Historically Norwegian farmers have always been brewing their own beer. The old medieval laws, rooted in pre-Christian times, even made it a duty to brew beer for Christmas. Third time you failed to do so, you might actually forfeit your farm. Beer was that important.
This tradition never entirely died out, though it has come near to doing so. Most places it has disappeared, but from the districts where it could still be found, the traditions where gathered in and taken care of just a few years ago by one man, Lars Marius Garshol. He also collected samples of the yeast the traditional brewers used. It’s called „kveik” in Norwegian dialects. He got it analyzed, and it proved to be quite unique. There are several strains, all different, and now they have become commercially available from several US yeast laboratories. Brewing Norwegian farmhouse ale is now gathering momentum as an international trend, and among the core of the most dedicated Norwegian homebrewers, taking up the old traditions and brewing with kveik, is quite a big thing.
This is more recent, however, than modern Norwegian homebrewing. Actually it wouldn’t have happened were it not for the fact that the modern international homebrwing trend reached Norway around 2000, and sparked a new interest in both beer and brewing. It was as a modern homebrewer Garhol got interested in Norwegian traditional farmhouse brewing.
We need to dive into history again.
Brewing was a common household practice up until 1850. But at this time the consumption of homemade hard liqour had reached catastrophic proportions, and as a means of countering this evil, the authorities stimulated the founding of commercial breweries. Soon there were some 300 of them, brewing the modern brew, lager, which soon for most people became the preferred alcoholic beverage.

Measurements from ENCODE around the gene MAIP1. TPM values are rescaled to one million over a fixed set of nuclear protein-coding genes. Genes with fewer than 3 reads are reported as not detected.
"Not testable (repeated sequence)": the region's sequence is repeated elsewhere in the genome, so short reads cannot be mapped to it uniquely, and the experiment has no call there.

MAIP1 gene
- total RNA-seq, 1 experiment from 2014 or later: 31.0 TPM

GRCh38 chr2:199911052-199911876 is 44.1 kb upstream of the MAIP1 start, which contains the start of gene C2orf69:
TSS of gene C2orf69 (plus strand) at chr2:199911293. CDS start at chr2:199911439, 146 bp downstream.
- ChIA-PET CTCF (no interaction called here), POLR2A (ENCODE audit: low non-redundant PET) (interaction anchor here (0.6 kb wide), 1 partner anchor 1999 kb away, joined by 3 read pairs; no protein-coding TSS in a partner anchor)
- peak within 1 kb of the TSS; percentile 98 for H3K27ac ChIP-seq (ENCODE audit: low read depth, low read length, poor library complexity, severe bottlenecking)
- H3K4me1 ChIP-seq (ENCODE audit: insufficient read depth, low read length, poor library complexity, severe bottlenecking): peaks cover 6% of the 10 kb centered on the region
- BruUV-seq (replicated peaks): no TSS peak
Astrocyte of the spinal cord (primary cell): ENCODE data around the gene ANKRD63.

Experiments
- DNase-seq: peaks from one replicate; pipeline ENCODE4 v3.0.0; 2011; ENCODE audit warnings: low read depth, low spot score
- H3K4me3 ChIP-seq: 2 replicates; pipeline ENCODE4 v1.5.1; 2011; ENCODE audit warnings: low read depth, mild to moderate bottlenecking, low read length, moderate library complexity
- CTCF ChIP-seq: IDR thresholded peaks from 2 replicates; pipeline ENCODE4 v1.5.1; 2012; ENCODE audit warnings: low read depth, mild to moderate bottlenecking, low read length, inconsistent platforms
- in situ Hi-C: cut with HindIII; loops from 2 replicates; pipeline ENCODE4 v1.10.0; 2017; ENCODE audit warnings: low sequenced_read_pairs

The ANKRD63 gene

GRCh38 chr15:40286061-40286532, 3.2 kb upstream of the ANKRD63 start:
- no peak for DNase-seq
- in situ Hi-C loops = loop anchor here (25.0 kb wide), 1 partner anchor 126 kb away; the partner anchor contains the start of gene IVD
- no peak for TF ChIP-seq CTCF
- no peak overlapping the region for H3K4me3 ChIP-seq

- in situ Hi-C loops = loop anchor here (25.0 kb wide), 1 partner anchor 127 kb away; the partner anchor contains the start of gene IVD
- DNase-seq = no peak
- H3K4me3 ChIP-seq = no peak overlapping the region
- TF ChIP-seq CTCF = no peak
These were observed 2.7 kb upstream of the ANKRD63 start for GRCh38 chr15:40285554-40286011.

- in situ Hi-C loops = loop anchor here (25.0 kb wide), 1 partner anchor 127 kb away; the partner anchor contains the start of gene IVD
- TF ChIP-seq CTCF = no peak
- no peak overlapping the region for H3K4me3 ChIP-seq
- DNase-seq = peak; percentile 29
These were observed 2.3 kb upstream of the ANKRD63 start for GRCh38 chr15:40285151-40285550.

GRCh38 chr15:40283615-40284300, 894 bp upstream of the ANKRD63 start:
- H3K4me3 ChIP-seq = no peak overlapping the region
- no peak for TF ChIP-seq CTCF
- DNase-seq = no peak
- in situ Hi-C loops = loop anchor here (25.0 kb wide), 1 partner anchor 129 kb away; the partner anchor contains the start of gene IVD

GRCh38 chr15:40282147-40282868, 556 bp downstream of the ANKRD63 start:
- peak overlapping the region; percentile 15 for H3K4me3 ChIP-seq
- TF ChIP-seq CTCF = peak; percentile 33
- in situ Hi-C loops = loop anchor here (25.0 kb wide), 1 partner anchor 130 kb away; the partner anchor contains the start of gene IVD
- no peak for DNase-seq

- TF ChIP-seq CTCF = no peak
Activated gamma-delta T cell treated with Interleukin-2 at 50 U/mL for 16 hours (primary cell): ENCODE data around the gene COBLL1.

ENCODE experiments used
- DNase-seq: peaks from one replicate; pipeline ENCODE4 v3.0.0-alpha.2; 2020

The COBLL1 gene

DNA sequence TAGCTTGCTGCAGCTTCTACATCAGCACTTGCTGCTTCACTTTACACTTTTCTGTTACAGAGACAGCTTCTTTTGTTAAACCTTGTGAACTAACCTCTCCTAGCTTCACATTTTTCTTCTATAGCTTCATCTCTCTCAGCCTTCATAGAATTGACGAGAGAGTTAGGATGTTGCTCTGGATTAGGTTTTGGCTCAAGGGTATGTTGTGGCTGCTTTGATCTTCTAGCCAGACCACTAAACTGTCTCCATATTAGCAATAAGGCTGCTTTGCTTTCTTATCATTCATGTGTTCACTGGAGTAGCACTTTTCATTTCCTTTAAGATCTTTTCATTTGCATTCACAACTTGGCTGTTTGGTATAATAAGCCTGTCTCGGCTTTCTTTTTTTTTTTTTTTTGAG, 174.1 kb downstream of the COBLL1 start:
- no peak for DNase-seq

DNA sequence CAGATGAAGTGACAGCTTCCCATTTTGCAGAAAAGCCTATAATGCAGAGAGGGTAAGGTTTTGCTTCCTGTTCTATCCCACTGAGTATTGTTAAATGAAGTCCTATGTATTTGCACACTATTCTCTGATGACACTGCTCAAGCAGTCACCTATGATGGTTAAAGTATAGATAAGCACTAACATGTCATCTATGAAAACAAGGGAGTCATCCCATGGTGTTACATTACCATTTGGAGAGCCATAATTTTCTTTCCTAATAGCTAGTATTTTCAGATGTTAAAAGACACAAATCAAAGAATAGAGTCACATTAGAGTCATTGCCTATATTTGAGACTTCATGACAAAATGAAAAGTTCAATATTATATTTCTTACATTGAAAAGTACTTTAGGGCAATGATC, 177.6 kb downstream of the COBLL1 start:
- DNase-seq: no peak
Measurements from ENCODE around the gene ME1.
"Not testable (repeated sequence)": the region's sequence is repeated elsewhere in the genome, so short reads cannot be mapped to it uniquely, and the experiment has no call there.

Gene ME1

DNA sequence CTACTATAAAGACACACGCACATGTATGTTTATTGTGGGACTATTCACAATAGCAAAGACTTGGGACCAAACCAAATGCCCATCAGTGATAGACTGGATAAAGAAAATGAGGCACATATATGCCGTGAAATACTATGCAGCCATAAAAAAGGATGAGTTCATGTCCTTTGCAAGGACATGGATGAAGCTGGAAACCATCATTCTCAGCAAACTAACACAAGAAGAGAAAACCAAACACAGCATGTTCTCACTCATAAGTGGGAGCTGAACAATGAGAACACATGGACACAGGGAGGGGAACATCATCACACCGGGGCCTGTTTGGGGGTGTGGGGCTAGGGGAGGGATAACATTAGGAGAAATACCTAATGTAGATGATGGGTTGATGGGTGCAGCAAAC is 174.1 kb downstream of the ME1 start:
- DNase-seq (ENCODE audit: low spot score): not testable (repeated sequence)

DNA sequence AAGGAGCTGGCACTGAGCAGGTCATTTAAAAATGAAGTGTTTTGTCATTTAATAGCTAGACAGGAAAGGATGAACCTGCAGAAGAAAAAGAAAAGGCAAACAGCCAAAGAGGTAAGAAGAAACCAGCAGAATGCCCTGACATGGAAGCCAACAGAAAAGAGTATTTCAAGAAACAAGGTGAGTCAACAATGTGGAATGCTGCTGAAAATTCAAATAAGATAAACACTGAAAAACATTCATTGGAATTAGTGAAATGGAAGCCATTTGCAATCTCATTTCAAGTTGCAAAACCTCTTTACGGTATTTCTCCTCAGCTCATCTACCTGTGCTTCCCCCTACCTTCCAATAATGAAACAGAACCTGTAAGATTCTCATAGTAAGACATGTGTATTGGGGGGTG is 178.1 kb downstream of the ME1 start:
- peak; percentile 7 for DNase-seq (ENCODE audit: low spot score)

Of course this was just one instance of industrial products replacing homemade ones as the industrial revolution transformed Western societies. And when the Beer Law of 1912 forbade the brewing of beer at home unless it was made from malt produced by the brewer, homebrewing as a common practice was doomed. „Beer” in Norway meant, since then and up until the turn of the century, to almost all Norwegians „pils”. The breweries also brewed dunkles, bock and export, but pils dominated totally. Ale did not exist.
Meanwhile, starting with the Campaign for Real Ale in England in 1971 and the American brewery Anchor brewing its Liberty Ale in 1976, a beer revolution was slowly building in the outside world, and when the Beer Law was changed in 1999, making homebrewing legal again, Norwegians joined it.
However, it wasn’t like the downtrodden masses surged to enjoy the freedom finally granted them, even though Norbrygg, the Norwegian Homebrewers’ Association, was founded the year before, in 1998. The Norwegian beer revolution took some time to happen.
A core of active pioneers gradually built a new beer culture, and some of them built craft breweries. The first, and the most important one, was Nøgne Ø, established in 2002. Later others followed suit, though very few the first years. It wasn’t until after 2010 that the beer revolution really took hold. Then both the number of breweries and the number of homebrewers rose sharply. „Exotic” beers like IPAs, English ales and Belgian saisons started to appear in the shops, and gradually it dawned upon the ordinary consumer that all beers weren’t pilsners. This made the big industrial breweries turn to brewing their versions, too, which mostly were — and are — rather uninteresting beers. And of course pils is still king of the shelves.